Picks and Pans Review: Roots: the Gift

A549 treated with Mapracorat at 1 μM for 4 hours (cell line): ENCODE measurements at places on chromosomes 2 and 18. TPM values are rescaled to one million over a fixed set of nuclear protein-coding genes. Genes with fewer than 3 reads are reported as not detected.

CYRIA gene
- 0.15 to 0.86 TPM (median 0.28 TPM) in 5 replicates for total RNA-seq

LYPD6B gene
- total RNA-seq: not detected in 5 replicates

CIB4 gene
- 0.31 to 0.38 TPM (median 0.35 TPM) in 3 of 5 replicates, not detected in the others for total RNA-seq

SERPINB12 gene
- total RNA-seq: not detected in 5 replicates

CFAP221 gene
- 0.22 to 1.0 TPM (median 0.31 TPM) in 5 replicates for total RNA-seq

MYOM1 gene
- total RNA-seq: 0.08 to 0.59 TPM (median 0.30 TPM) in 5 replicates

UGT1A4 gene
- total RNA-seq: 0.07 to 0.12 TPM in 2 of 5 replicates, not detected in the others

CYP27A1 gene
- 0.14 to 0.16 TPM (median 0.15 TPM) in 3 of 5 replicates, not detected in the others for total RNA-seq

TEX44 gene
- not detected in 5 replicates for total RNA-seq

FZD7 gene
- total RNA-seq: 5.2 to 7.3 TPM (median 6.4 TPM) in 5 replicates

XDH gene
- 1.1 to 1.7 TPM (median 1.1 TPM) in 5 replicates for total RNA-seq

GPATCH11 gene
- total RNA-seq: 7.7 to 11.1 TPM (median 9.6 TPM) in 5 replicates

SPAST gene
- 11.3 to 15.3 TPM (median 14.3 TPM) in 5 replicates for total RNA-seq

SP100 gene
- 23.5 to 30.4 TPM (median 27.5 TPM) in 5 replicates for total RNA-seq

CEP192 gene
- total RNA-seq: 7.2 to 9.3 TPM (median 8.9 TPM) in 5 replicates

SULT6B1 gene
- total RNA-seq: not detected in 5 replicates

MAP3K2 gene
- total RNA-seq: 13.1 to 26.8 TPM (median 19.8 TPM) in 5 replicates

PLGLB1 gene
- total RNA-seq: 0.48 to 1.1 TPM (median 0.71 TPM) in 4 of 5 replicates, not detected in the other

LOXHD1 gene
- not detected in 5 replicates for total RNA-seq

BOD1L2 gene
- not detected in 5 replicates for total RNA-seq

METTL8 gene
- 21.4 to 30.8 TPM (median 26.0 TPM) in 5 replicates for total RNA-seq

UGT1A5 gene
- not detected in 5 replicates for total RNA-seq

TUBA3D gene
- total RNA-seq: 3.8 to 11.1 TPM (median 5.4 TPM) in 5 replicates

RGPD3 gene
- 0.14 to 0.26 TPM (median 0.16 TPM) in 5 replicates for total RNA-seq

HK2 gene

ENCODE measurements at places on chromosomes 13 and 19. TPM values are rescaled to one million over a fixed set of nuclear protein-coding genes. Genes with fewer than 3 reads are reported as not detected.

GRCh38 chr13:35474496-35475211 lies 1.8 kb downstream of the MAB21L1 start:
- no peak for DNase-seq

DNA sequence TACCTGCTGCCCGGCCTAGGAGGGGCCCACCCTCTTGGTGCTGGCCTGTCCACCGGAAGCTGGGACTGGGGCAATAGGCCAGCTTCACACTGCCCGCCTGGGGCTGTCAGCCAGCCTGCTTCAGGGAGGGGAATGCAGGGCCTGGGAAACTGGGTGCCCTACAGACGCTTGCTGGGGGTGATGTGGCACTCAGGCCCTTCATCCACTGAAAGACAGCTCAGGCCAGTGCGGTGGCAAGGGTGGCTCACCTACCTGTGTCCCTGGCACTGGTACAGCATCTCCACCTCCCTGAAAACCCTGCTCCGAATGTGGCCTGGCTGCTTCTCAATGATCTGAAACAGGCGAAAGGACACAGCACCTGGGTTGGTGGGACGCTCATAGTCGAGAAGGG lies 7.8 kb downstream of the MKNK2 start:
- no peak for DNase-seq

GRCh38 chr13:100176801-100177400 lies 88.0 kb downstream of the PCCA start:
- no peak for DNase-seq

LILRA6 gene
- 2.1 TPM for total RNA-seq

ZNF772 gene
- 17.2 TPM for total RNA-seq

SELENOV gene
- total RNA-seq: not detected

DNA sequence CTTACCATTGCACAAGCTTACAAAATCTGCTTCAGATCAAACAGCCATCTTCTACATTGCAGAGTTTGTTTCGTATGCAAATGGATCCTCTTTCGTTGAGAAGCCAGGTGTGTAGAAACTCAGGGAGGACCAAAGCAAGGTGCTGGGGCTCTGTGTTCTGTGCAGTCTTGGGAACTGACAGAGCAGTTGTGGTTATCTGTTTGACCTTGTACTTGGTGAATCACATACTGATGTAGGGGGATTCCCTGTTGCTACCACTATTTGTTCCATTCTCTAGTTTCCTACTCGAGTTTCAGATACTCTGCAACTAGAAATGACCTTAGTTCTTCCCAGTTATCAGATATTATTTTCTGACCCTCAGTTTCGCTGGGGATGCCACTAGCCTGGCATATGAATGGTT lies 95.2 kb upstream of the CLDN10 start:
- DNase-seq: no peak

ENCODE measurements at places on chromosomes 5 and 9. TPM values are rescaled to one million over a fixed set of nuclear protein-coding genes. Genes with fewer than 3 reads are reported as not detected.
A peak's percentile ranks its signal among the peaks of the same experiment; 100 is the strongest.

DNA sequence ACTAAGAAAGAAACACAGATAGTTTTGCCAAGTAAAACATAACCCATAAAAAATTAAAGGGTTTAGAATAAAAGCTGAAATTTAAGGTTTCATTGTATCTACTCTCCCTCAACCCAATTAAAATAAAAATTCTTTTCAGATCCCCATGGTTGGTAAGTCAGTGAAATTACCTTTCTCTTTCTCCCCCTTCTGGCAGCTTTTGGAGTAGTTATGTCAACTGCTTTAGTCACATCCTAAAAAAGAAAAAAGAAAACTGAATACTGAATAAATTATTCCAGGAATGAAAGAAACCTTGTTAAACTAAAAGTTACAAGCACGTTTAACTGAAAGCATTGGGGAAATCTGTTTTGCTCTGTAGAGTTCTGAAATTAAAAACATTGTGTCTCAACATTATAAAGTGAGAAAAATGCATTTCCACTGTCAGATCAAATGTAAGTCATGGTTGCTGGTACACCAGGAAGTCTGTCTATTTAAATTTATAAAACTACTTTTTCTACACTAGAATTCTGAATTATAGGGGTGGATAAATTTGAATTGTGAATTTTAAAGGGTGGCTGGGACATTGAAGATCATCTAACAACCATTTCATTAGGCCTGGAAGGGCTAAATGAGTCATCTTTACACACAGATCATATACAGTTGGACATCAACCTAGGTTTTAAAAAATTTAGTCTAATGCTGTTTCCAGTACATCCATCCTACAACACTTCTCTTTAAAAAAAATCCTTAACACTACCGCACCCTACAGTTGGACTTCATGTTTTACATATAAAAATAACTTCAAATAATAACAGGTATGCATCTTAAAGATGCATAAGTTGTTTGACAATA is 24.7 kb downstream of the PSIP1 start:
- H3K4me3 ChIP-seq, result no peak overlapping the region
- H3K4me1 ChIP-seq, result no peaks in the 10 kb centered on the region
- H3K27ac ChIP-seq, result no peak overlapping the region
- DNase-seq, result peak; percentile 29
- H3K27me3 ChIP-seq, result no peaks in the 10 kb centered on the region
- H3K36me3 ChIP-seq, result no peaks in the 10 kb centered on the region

Alex Haley must have been jealous. Herman Wouk has 36 hours of Winds of War and Remembrance behind him plus 12 more coming up this spring. But Haley has only 26 hours racked up in his two Roots miniseries. So ABC had to give him something. Why not a two-hour Roots Christmas special? If Kermit the Frog can have one, why can't Kunta Kinte? So what if this only overextends and overexposes the honorable and proud tradition of Roots? Isn't that what TV is for? It is the late 1700s, and Louis Gossett Jr. and LeVar Burton, returning to their roles as Fiddler and Kunta Kinte, risk their lives to help other slaves escape. They could do this on any day of the year, but they happen to do it on Christmas Eve. So the show's only connection to Christmas is through this contrived coincidence of timing. And the show's only message about slavery is just about as contrived. The stars do little more than make these simplistic pronouncements on freedom: "I gots to be free again.... You reckon that this freedom is somethin' I can learn?" First A Man for All Seasons, then Mary Tyler Moore, now Roots. Will TV never learn to leave well enough alone?